EBV: is it time to pluck the black swan?

Barts-MS rose-tinted-odometer: ★★★★★
London Gray & Raining #666677 #C4D3DF

SEPSEPIEN a commentator this morning said: “Would have been more rewarding to find a DMT that successfully addresses the causes of MS”. I agree and I really think we have found the cause of MS. It is Epstein Bar Virus (EBV). The epidemiology is pretty convincing that EBV acts in the MS causal pathway and all of our effective i.e. licensed DMTs work on memory B-cell where the latent EBV virus resides. 

The piece on my #1 ECTRIMS-2021 highlight, i.e. the MRI changes in relation to treatment with Atara Bio’s anti-EBNA1 allogeneic CTLs (cytotoxic T-cells), has resulted in at least ten emails from business analysts wanting to speak to me about the product. I think it is my reference to a ‘Black Swan’ that piqued their interest. What they don’t realise is that when you pluck a black swan it looks just like a plucked white swan.

So if Atara Bio gets their product to market they will get pipped by the simple repositioning of the licensed DMTs as anti-EBV agents. What do I mean? 

Rituximab (anti-CD20) is licensed to treat EBV-associated lymphoproliferative disorders. Peripheral EBV viral loads plummet when you administer anti-CD20 therapies. In other words, anti-CD20 therapies are anti-EBV drugs so why would you need to use an expensive cellular therapy? To get into the CNS. Step up the CNS penetrant BTK inhibitors.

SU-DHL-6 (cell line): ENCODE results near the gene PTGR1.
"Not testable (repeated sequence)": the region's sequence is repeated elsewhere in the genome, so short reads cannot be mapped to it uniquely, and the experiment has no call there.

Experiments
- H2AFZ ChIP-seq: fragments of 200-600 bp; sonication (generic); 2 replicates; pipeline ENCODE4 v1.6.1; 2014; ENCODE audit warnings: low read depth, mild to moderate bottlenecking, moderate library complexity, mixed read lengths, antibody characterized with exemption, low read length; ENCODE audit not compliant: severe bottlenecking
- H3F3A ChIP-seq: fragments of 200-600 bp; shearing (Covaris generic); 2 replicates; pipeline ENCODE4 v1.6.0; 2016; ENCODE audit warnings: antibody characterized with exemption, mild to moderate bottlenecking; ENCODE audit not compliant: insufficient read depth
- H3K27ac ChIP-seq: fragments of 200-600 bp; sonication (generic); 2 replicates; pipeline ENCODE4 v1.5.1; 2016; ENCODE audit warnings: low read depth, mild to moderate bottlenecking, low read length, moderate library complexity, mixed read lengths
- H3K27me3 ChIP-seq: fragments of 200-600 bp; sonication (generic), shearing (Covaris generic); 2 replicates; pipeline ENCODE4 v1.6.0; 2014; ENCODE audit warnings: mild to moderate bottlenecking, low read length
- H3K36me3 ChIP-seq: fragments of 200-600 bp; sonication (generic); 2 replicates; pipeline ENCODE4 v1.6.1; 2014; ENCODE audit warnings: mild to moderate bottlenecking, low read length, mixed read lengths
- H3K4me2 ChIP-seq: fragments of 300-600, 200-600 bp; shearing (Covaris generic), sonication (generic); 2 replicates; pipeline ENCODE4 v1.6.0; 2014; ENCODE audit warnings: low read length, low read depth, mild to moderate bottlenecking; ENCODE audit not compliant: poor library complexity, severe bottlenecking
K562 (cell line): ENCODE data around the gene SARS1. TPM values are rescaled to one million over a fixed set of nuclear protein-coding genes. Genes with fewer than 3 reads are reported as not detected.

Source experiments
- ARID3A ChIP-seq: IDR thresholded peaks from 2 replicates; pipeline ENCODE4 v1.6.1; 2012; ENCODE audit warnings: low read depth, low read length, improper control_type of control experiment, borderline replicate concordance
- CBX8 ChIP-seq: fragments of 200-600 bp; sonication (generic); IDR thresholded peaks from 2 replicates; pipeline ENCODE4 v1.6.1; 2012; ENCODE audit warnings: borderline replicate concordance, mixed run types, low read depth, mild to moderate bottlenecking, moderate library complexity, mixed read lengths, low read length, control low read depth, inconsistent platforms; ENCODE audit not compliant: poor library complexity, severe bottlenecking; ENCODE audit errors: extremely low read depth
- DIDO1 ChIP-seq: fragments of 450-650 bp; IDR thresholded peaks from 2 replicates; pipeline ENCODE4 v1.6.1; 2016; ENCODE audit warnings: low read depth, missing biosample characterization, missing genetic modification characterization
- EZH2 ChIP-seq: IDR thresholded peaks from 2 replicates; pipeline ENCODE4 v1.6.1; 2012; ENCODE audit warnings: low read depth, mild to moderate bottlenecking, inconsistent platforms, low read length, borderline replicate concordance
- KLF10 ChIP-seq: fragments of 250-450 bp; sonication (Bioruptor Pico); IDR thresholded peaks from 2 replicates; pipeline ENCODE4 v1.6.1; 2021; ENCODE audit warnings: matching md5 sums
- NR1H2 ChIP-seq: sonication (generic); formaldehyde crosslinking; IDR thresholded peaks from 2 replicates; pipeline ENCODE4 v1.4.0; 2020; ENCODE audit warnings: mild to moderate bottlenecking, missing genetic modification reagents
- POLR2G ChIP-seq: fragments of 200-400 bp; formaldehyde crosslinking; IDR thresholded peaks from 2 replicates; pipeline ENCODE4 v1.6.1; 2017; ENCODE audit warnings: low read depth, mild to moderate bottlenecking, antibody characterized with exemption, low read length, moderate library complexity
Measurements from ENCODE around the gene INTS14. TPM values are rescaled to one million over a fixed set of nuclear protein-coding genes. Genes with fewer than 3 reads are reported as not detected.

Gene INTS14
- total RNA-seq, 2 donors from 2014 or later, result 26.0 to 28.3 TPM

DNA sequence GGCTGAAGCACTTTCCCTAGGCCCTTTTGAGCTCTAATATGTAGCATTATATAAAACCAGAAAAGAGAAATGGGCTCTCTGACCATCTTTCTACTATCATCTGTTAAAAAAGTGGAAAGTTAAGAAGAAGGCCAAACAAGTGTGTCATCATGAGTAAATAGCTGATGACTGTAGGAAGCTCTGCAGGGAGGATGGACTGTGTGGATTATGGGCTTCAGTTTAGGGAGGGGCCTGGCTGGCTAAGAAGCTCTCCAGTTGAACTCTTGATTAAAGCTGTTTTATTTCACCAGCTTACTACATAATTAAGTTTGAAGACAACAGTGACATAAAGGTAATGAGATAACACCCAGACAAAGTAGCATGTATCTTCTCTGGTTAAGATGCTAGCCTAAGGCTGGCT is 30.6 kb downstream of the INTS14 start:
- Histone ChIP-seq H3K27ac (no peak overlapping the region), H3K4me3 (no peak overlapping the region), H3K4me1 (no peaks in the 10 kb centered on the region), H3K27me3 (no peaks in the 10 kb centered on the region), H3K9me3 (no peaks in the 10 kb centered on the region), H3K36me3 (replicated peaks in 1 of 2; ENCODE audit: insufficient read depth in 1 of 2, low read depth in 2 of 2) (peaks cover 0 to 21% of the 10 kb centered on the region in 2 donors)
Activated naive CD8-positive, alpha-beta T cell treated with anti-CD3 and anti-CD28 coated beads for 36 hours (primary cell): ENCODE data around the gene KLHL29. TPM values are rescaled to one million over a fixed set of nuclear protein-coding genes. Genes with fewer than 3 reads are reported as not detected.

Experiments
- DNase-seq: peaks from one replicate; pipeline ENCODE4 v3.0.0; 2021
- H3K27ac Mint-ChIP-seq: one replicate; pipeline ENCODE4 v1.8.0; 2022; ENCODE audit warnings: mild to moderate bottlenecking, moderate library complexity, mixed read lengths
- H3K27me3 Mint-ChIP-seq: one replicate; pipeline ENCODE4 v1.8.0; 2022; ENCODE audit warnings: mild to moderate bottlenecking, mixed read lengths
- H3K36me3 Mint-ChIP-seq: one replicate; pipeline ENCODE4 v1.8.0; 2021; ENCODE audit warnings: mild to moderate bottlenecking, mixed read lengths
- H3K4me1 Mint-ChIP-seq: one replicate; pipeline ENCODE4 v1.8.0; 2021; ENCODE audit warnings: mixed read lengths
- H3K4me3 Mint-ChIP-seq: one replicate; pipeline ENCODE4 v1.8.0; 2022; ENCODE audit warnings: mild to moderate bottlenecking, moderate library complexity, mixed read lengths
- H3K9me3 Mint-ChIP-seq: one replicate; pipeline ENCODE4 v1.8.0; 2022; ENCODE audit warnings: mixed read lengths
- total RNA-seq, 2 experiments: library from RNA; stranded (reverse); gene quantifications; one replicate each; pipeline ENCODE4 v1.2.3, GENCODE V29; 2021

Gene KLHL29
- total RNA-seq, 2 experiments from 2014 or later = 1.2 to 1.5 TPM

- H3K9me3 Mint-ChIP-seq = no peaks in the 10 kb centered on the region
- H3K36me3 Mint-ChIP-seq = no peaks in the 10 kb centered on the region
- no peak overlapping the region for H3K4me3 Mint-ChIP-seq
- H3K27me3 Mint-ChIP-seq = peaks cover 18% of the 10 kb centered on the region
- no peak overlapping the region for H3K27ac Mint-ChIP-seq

Ibrutinib the first licensed BTKi is a potent anti-EBV drug and works very well against EBV-associated lymphomas including CNS lymphomas. EBV in fact uses BTK as a signalling molecule to bypass B-cell receptor-mediated cell cervical signals.  

MD produced a wonderful and very influential review showing all of our DMTs in MS work via memory B-cell reducing their levels in the periphery with the exception of natalizumab that blocks trafficking of memory B-cells into the CNS. 

So all it will take for Big Pharma to pluck Atara Bios black swan is for them to produce data showing how their DMTs impact EBV viral infection in the periphery and potentially in the CNS. The frustrating thing for me is I have been trying to get Pharma to do these studies for decades. Just maybe with a black swan soaring up above they may start to listen. I suspect some of the companies have data on this already.

The good thing that Atara Bio has done is to move EBV centre stage. So maybe now we will get some momentum behind our EBV vaccination study off the ground. 

For those of you who have progressive MS please note how much improvement occurred in the study subject in the Atara Bio phase 1 study. It is almost too good to be true, which is why I referred to it as the Lazarus effect

A plucked swan; was it a black or white swan?

Baker et al. Memory B Cells are Major Targets for Effective Immunotherapy in Relapsing Multiple Sclerosis. EBioMedicine. 2017 Feb;16:41-50.